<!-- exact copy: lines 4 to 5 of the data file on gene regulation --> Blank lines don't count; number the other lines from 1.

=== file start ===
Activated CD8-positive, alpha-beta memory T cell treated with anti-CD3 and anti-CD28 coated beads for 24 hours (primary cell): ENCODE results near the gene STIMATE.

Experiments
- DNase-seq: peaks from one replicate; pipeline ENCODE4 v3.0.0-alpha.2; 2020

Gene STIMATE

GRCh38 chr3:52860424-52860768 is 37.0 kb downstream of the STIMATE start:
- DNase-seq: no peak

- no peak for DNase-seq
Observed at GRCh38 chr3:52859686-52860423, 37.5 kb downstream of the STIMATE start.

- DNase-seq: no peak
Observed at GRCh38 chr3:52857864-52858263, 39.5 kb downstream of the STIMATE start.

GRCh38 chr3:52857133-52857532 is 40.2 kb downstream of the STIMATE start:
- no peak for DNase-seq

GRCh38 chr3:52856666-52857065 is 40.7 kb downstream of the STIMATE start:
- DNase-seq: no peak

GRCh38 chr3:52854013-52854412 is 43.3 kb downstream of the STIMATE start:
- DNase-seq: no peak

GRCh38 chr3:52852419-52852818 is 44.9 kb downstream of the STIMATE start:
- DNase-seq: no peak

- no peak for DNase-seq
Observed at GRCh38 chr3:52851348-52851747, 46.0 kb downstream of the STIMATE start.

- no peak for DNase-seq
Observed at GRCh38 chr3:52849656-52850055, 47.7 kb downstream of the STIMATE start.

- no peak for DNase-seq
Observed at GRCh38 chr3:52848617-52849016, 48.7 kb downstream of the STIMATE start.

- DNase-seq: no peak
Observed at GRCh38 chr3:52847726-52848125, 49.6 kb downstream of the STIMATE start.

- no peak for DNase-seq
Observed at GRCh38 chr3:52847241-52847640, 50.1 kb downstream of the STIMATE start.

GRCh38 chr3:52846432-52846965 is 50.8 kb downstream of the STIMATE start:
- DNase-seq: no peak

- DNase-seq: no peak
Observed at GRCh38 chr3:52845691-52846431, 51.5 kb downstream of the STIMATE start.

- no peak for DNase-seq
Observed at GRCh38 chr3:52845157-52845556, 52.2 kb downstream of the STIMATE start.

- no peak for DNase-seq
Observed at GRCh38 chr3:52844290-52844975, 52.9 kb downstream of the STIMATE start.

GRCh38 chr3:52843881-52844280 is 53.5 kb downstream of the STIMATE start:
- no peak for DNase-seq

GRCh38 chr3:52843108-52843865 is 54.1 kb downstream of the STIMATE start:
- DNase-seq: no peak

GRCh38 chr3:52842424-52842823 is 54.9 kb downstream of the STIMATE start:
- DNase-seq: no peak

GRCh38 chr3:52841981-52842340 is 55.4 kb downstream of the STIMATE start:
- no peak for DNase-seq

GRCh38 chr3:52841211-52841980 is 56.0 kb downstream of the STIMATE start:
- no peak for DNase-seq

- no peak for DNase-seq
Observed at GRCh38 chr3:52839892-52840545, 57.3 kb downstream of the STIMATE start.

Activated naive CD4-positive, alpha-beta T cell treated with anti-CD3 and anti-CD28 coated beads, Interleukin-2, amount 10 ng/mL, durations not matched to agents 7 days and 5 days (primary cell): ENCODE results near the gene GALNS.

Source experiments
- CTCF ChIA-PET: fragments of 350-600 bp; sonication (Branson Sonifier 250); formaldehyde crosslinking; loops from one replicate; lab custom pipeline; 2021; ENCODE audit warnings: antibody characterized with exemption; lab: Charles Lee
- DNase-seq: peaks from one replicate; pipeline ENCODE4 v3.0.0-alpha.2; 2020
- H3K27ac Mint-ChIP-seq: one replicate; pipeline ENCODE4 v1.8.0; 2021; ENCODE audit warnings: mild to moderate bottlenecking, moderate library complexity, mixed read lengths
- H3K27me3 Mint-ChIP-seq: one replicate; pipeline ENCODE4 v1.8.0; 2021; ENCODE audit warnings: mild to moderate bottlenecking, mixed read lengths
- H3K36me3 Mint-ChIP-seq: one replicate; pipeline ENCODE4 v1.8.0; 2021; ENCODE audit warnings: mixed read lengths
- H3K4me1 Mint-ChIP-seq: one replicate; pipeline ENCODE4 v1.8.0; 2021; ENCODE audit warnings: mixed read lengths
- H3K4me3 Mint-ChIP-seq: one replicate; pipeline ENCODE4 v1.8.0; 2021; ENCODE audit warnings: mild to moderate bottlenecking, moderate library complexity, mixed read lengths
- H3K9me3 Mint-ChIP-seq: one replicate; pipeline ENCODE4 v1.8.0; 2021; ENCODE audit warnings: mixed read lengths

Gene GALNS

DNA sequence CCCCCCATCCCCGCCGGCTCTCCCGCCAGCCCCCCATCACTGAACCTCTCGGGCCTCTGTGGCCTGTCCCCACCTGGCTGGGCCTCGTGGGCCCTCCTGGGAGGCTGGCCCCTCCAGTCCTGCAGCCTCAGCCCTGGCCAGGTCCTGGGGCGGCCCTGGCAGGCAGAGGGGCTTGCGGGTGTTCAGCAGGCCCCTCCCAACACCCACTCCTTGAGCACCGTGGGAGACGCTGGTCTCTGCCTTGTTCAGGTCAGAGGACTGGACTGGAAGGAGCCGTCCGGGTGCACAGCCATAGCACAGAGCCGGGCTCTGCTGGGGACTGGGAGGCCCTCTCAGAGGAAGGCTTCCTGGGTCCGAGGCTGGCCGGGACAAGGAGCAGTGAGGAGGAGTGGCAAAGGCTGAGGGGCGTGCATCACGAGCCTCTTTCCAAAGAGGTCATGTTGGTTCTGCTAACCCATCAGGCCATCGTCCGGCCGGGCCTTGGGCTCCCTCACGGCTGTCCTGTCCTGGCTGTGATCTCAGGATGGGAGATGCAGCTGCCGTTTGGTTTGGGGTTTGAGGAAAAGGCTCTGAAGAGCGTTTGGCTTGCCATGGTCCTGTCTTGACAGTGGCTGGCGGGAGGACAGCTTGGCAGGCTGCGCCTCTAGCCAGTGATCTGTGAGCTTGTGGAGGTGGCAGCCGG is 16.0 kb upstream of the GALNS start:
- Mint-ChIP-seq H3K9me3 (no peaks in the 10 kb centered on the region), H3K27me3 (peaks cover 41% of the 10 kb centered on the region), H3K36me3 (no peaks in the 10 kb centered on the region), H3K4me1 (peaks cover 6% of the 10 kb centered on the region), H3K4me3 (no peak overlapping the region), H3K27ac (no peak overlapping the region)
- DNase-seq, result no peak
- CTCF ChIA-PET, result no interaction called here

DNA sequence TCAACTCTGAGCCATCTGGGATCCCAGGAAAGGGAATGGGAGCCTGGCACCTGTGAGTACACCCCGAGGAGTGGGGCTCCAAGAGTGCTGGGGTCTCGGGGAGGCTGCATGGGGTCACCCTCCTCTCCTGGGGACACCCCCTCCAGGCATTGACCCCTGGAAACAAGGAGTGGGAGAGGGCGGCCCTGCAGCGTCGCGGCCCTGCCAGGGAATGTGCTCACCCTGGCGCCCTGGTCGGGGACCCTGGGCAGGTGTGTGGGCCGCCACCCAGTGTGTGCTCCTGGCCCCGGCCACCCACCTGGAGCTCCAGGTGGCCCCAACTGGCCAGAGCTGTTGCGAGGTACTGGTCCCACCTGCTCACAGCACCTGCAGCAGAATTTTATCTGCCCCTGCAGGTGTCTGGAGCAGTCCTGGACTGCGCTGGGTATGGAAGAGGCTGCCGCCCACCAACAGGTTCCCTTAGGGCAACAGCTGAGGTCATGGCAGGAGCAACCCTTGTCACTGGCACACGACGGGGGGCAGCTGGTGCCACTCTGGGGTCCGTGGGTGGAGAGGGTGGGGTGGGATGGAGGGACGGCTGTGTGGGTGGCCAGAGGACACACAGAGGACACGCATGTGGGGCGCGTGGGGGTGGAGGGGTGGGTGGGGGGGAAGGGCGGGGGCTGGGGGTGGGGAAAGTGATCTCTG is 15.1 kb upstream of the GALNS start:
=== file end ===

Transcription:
Gene STIMATE

GRCh38 chr3:52860424-52860768 is 37.0 kb downstream of the STIMATE start: